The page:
Child life specialists are child development experts who support coping and adjustment through therapeutic play, diagnostic education, age-appropriate preparation and expressive activities that enhance understanding and support mastery of challenging experiences. This is achieved through compromise, routine, adaptations strategies, rituals, and more. These techniques create control, in an environment that is generally out-of-control.
Successful Scientific & Family Conferences
Building Community and More: The full potential of family conferences.
Brenda Conger and Genie Stevenson walked us through this session explaining the importance of focusing meetings to provide a greater understanding of a disease and enhance patients clinical care. These gatherings are vital for sharing experiences, feelings, in addition to support. It was exciting to learn how the Global CMTC-OVM US Organization is meeting the guidelines of the model that was presented.
Stories of Hope and Persistence
We Carry Kevan: a story of innovation and perseverance which inspires us all to pursue our dreams. Kevan Chandler and three of his friends began their trek backpacking in Europe in June, 2016. What makes the group unique? Chandler has a genetic disorder and is being carried by his friends in a specially designed backpack. Thirty-year-old Kevan from Fort Wayne, Indiana, has Spinal Muscular Atrophy (SMA), causing progressive muscle weakness by affecting the part of the nervous system that controls voluntary muscle movement. One of Chandler’s biggest dreams was to travel through Europe and, to make that happen, his friends trained to build up the strength needed to literally carry their 65-pound friend. Definitely a story of hope and persistence, coupled with determination and perseverance. Absolutely incredible!! The Mission: Believing in the inherit value of all people, WE CARRY KEVAN mobilizes individuals with disabilities by redefining accessibility as a cooperative effort.
Working with the NIH and the National Center for Advancing Translational Sciences (NCATS) is the process of moving findings from the lab/patient data into clinical research. NCATS mission is to catalyze the development of innovations that accelerate this process, and includes several programs focused on rare diseases. Christopher Austin, M.D. and Director of NCATS explained how they look at what’s common about rare diseases, rather than what’s different. NIH grants programs is a support mechanism to assist a researcher to follow a line of research, with scientific and/or medical value. NIH houses 27 individual institutes each with a specific research agenda, often focusing on particular diseases or body systems.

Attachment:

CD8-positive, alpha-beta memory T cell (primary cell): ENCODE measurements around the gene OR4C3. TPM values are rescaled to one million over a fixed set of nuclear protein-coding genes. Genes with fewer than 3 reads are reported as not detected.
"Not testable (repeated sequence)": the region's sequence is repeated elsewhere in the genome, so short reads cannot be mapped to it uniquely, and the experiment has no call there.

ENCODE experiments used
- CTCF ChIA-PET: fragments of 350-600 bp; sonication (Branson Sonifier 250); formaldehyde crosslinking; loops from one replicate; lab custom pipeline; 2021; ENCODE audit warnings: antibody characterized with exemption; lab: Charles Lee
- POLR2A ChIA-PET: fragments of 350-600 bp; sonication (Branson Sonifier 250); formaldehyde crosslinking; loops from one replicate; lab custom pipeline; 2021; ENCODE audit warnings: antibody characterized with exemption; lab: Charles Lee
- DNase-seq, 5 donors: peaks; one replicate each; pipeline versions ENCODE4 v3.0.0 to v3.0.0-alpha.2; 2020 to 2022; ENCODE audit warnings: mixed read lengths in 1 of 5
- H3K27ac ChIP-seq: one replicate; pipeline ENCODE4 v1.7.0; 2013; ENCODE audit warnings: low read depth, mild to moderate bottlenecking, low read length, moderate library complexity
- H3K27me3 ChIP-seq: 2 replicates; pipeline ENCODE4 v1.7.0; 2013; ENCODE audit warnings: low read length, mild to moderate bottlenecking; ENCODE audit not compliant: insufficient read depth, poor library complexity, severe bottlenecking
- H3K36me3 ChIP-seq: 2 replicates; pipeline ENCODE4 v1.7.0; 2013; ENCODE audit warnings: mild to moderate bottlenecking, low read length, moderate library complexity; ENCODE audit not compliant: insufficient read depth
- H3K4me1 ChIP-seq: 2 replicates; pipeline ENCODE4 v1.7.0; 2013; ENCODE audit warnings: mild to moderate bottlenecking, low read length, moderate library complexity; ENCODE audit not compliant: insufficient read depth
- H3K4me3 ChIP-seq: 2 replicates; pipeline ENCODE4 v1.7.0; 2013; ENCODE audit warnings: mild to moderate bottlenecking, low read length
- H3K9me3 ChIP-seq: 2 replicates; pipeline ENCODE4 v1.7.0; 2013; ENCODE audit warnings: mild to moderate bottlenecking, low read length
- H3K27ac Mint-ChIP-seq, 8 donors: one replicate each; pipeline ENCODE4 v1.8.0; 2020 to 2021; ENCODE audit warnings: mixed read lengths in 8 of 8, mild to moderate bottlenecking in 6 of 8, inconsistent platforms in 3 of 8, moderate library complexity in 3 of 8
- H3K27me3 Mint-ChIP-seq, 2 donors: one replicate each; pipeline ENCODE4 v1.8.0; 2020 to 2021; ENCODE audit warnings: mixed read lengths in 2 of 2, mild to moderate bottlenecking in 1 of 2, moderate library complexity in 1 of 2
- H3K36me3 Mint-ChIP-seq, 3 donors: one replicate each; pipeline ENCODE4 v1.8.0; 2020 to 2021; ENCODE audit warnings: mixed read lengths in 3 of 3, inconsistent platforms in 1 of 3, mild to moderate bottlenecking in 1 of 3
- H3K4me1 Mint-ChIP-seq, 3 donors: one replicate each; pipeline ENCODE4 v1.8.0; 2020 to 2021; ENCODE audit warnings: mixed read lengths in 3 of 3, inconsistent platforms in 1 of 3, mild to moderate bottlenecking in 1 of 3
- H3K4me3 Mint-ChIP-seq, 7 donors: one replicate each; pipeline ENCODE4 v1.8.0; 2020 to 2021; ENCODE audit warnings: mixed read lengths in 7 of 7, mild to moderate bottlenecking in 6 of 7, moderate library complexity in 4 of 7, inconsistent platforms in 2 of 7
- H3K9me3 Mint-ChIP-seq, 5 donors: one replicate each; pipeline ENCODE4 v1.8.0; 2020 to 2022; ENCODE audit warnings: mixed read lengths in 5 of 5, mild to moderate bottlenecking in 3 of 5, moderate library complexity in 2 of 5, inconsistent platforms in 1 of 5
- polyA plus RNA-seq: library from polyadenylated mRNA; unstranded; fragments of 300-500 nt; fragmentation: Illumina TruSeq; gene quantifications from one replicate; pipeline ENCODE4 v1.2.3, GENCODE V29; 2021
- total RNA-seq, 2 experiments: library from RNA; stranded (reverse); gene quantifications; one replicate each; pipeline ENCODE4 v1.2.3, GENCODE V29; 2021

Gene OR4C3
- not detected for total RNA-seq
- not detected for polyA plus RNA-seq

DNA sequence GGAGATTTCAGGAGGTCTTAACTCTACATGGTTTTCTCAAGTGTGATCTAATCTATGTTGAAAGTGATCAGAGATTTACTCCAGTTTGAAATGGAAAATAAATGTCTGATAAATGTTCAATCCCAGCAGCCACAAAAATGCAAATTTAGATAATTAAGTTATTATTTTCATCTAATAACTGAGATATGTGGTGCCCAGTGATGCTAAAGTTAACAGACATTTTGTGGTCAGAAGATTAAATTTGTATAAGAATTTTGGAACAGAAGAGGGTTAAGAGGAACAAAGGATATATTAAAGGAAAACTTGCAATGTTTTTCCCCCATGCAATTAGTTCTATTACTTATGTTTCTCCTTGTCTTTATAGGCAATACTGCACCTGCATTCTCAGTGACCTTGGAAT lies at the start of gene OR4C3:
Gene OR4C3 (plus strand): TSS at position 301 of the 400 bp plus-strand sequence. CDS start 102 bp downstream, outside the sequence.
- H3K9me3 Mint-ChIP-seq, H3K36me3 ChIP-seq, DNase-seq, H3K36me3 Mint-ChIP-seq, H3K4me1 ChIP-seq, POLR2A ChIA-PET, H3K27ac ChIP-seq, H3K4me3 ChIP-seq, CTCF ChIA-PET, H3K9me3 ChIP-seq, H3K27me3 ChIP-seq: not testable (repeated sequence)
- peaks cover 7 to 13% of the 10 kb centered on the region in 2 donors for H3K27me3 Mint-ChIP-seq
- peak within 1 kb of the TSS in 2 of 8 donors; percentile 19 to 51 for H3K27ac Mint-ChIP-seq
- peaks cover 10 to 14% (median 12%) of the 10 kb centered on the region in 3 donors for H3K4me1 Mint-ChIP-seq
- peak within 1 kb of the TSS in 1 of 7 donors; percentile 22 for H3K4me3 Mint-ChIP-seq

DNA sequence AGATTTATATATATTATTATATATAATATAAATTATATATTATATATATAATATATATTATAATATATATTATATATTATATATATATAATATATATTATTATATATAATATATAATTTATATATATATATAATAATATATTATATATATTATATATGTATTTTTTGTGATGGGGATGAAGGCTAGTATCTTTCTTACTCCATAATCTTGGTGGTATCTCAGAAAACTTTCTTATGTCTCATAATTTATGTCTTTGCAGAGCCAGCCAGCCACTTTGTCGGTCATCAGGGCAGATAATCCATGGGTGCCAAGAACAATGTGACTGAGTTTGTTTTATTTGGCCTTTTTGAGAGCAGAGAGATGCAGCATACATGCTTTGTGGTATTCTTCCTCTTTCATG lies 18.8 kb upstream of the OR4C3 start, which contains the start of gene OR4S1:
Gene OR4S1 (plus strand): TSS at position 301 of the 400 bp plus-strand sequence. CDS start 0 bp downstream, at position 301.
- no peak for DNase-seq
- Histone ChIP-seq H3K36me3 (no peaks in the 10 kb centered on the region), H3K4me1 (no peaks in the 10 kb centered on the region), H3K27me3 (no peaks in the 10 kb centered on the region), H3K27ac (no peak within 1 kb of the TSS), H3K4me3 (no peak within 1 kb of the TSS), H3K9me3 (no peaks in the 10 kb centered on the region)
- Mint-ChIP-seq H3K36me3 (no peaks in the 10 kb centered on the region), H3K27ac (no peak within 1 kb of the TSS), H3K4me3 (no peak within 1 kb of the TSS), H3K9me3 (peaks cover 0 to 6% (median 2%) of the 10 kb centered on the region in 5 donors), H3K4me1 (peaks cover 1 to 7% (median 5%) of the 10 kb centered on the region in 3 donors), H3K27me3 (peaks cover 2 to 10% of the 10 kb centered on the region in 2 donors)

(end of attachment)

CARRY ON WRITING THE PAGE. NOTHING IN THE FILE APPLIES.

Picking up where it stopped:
How Digital Health Will Transform Rare Disease Clinical Trials
What is digital health technology? The panel for this session included: Lina Molnar, Kent Thoelke, Tomasz Sablinski, Jennifer, and Munther Baara. Digital breakthroughs are enabling healthcare enterprises to improve labor productivity, clinical outcomes, and human experiences. This unprecedented era of technology innovation is allowing clinicians and service workers to broadly apply their knowledge, freeing up more face time to spend delivering a human touch. And, as technology affords greater opportunities for self-management, it’s empowering people to consume healthcare on their own terms. It is no longer about what technology can do for people, it’s what people can do WITH technology. Clinical trials are evolving to incorporate advances in digital health technology to enable faster and more efficient patient recruitment, stronger patient engagement, the collection of a wide range of robust data on patient outcomes, and through the use of wearable devices and sensors.
Care & Support for Your Kids
Support for the Rare Disease Family: Caring for siblings of kids with rare diseases.
This session was lead by Lori Leathers and Elian Marchenko. Parents often tend to wonder if the siblings are feeling neglected because of the attention given to the child who needs special equipment, treatments, operations, visits to clinics, and more. While some siblings lean toward wanting to help, sometimes with everything, others shy away and want to distance themselves from the rare child. Family meetings are helpful to address feelings and thoughts related to the focused care of the rare disease child. During this meeting you can discuss what’s working and what’s not, and to set goals to improve family cohesiveness. It was suggested for families to join a rare disease sibling group and a financial planner to gain insights into the many gifts and challenges faced by siblings, and how to best ensure they are cared for throughout their childhood.